Five Hurdles for Obesity Drugs

Two new obesity drugs — Belviq and Qsymia — have cleared formidable hurdles just gaining approval and at lease three more drugs appear to be on the way. But how can it be — with 100 million Americans affected by obesity — that uptake of these new treatments is painfully slow? The answer lies with five hurdles that keep slowing things down.

  1. Understanding the Disease(s). Most people, including physicians and healthcare professionals, have a simplistic understanding of obesity, thinking it is just a “lifestyle” disease that results from eating too much and moving too little. Professionals who devote their careers to studying obesity are concluding that this disease is distinctly different in different patients. Different patients respond very differently to treatment.
  2. Reducing Weight Bias. “I can’t feel much sympathy for people with obesity” is something you’ll hear a lot, even from health professionals. Given such attitudes, patients don’t get much help, and in fact research shows that they avoid healthcare because of these attitudes.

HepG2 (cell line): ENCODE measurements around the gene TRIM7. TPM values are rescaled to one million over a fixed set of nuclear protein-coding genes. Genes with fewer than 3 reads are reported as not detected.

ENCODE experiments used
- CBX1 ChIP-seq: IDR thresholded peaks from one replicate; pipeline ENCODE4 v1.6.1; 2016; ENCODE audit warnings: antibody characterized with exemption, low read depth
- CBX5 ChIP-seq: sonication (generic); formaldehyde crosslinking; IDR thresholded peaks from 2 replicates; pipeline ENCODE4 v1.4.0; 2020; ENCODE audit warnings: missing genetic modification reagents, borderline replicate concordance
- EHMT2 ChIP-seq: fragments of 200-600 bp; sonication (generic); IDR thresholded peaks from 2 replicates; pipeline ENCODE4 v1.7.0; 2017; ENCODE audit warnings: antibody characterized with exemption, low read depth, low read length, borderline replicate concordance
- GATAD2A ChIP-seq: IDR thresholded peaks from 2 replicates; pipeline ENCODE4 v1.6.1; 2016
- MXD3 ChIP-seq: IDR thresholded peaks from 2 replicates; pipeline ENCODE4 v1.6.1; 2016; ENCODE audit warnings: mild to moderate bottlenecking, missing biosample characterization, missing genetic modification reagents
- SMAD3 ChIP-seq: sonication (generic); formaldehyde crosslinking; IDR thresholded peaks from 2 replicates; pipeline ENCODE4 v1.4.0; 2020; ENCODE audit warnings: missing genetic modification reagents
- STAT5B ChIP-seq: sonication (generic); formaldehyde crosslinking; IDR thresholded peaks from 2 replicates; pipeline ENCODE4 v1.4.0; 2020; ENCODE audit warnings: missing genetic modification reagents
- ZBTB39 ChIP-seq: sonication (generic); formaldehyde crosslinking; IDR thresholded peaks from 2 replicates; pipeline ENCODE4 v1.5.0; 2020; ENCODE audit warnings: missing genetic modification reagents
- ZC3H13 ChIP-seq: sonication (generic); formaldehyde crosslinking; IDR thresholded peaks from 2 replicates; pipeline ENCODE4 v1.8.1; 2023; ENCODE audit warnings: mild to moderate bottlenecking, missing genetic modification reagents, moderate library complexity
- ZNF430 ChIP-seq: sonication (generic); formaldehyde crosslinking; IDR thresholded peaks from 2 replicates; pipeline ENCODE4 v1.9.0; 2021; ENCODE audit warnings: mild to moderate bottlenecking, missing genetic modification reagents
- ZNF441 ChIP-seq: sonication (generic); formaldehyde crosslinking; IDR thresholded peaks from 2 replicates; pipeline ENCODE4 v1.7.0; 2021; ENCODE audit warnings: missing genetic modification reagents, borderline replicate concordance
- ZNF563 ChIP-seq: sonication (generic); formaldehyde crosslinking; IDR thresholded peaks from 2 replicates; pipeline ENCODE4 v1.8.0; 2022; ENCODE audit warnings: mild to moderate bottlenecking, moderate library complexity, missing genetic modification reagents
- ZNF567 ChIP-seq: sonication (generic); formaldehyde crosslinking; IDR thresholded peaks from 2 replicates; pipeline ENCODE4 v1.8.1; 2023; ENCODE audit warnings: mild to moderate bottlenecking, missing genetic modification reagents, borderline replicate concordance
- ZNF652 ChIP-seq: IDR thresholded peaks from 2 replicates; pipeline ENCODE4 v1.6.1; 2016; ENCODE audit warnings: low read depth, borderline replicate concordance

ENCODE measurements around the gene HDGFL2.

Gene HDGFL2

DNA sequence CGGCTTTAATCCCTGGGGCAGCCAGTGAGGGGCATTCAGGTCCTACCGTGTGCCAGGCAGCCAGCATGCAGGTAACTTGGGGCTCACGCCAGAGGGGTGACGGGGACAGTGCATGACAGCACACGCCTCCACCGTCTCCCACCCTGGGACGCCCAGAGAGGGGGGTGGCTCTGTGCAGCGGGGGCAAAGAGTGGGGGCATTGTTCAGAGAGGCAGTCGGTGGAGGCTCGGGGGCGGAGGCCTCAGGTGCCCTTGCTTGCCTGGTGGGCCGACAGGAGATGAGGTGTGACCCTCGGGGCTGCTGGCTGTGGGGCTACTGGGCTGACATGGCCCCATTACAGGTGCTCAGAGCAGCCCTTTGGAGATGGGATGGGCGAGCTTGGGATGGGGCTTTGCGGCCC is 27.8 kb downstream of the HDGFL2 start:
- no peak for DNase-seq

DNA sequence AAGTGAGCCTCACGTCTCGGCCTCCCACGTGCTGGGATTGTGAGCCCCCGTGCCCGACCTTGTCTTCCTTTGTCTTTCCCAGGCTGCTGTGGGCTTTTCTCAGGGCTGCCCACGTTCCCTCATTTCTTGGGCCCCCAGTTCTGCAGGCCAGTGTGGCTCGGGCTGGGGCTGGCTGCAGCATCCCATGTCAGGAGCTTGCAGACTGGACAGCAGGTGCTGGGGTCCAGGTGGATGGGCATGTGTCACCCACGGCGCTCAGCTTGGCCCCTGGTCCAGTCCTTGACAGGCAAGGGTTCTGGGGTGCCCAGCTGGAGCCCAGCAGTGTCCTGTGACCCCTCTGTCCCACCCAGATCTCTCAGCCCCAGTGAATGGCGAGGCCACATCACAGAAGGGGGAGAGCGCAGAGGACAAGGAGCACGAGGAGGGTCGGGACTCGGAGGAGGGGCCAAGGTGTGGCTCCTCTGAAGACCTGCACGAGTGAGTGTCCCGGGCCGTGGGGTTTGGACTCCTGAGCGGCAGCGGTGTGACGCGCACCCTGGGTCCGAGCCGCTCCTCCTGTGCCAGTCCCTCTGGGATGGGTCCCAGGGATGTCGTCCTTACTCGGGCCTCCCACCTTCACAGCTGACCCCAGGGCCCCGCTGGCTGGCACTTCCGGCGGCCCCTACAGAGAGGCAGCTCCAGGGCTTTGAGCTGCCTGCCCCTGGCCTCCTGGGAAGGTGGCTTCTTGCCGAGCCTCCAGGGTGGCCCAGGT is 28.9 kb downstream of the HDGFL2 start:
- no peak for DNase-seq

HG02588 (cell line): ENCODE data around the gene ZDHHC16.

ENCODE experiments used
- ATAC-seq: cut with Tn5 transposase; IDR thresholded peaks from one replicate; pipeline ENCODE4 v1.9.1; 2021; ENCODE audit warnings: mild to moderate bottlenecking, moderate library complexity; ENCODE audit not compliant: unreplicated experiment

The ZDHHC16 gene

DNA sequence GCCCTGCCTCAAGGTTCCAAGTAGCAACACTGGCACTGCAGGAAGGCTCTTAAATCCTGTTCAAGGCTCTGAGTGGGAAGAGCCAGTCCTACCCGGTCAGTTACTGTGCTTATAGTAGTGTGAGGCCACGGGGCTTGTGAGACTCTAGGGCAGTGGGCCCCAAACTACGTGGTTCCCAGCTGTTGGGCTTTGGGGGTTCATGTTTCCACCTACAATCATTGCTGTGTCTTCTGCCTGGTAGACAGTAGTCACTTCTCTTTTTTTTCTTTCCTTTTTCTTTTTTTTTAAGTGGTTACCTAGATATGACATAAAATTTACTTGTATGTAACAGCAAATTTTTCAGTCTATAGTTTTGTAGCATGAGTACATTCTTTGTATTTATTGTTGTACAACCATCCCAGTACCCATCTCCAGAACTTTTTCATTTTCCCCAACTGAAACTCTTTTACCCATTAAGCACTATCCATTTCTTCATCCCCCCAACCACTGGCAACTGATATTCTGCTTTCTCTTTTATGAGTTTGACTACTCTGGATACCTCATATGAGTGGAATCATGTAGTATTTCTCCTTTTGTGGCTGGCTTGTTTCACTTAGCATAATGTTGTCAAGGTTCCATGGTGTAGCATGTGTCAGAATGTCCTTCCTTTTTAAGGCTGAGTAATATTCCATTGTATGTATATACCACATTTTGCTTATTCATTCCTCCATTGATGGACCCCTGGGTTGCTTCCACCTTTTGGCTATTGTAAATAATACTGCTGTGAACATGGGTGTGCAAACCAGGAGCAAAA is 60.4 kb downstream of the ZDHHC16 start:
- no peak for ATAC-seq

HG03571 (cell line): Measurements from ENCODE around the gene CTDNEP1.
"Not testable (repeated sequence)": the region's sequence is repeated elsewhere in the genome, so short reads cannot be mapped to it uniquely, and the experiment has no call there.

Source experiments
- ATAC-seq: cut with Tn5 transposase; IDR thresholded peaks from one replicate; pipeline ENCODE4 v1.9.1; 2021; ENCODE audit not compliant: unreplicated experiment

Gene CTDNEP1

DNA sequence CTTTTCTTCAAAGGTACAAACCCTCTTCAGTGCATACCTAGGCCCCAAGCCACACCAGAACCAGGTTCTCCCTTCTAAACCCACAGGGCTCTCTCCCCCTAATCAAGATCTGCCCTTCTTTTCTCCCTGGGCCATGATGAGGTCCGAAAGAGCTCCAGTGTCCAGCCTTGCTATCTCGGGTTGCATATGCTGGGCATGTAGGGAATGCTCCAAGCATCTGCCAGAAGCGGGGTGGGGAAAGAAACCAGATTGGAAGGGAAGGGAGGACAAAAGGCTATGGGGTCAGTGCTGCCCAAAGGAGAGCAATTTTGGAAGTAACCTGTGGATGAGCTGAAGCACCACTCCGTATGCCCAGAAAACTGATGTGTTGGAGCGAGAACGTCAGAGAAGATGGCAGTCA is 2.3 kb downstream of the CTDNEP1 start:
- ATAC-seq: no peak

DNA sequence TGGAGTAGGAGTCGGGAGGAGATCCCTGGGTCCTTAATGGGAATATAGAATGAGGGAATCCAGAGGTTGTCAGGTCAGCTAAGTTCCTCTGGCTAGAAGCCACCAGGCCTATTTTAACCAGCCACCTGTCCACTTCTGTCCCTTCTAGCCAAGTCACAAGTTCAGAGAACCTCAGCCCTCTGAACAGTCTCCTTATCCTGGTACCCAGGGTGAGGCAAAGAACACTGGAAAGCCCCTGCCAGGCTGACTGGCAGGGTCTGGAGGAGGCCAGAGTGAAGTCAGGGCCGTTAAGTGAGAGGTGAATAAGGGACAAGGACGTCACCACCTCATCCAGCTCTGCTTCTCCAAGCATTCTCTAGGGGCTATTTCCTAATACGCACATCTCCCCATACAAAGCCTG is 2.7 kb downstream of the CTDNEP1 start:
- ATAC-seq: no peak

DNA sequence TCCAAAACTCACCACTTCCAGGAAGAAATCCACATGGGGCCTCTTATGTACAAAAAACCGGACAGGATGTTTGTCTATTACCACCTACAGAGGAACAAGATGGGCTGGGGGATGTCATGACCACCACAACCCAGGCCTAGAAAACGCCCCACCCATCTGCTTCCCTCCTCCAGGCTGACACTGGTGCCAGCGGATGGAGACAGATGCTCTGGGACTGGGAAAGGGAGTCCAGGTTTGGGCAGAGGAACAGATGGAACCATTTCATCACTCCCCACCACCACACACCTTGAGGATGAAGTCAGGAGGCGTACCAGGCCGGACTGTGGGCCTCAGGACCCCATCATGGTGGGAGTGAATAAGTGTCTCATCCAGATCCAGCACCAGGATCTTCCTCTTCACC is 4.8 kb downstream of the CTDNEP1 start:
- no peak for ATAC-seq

3. Equipping Physicians. Without training to counsel patients with obesity and provide tailored treatment, physicians simply avoid the subject. And so it’s a chronic disease that hides in plain sight.
  4. Paying for Treatment. We have a chicken and egg situation where physicians don’t typically treat obesity because many health plans don’t pay for it. Health plans don’t pay for it, partly because it’s unusual for physicians to treat. But the truth is that we’re all paying a big bill for obesity because of all the diabetes, cardiovascular disease, joint disease, and cancers that result from untreated obesity.
  5. Tailoring Treatment. When we get serious about really treating obesity, we’ll start learning to tailor treatment to individual patient needs. Not every patient responds equally well to surgery, drugs, or a standardized behavioral intervention. Efforts to tailor treatment are hampered by having too few options and a thin evidence base.

Click here to read more in the New Yorker and here to read more from the Motley Fool.

At the Gates of Twilight, photograph © Boris Brückhäuser/ flickr

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